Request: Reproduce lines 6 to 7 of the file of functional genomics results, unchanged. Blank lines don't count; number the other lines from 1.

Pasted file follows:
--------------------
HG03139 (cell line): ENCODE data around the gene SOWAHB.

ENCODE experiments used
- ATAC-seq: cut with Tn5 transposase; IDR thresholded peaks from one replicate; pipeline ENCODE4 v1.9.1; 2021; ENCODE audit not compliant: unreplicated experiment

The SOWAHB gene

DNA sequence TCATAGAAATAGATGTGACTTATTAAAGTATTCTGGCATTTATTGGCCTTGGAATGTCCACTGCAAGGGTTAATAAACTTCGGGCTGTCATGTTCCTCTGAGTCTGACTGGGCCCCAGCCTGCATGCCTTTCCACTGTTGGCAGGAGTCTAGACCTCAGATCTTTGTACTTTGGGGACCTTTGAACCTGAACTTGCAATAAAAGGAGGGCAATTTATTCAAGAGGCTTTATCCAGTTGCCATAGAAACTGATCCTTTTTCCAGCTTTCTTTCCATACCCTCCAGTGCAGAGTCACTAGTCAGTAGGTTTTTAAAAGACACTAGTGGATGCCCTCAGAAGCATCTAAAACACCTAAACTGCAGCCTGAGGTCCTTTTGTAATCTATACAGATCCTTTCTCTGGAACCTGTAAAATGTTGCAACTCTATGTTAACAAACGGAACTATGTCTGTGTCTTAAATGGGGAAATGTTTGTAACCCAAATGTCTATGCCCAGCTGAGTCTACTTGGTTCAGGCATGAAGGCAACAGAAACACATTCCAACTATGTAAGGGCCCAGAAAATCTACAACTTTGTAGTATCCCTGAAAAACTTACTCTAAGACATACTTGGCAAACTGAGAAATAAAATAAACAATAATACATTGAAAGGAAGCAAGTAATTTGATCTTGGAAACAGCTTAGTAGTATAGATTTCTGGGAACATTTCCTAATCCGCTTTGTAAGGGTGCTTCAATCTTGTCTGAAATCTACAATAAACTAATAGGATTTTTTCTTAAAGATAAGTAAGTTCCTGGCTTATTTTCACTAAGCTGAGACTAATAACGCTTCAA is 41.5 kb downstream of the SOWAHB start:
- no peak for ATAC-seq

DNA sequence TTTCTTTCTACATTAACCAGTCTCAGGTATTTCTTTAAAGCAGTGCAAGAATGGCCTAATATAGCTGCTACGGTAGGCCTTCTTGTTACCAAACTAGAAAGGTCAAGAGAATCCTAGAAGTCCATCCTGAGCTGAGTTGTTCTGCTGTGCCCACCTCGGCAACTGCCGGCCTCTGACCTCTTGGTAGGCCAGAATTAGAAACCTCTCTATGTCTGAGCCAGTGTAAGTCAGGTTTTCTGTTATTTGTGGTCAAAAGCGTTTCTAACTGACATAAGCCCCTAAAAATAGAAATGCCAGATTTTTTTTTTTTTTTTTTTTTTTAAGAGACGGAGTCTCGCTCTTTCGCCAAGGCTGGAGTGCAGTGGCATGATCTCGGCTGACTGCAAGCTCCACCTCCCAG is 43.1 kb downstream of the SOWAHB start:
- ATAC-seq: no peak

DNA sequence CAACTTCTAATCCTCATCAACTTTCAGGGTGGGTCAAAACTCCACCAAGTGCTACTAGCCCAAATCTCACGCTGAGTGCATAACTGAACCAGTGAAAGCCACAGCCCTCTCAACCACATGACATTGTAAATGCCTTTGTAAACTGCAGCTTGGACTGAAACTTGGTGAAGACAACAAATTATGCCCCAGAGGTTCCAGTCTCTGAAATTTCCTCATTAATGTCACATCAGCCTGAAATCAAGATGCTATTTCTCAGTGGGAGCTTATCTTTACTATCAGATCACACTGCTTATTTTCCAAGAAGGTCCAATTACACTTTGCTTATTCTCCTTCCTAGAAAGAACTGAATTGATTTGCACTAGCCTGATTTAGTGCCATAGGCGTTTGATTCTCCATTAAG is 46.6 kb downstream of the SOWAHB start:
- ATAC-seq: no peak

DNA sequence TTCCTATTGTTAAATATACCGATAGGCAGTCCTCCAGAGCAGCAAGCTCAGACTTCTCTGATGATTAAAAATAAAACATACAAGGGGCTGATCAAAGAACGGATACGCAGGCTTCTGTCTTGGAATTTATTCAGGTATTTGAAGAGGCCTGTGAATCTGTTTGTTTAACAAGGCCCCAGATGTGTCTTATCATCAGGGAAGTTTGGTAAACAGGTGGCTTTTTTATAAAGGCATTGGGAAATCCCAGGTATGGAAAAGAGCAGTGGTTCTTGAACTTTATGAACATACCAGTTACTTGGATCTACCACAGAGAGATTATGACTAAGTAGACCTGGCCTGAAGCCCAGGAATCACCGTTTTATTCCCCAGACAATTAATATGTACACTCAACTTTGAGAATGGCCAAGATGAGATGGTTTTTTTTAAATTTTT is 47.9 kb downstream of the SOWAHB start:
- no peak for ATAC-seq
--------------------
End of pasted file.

- no peak for ATAC-seq

DNA sequence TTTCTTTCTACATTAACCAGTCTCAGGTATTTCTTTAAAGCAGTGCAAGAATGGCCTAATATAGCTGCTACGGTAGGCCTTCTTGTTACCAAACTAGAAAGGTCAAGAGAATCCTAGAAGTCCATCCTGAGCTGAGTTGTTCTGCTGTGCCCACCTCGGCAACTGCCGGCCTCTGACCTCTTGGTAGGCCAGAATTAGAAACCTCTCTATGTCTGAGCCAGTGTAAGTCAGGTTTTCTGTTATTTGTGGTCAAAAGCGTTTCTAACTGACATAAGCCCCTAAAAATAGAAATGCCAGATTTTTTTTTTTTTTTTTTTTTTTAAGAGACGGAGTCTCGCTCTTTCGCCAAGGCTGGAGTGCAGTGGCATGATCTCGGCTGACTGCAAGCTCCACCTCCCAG is 43.1 kb downstream of the SOWAHB start: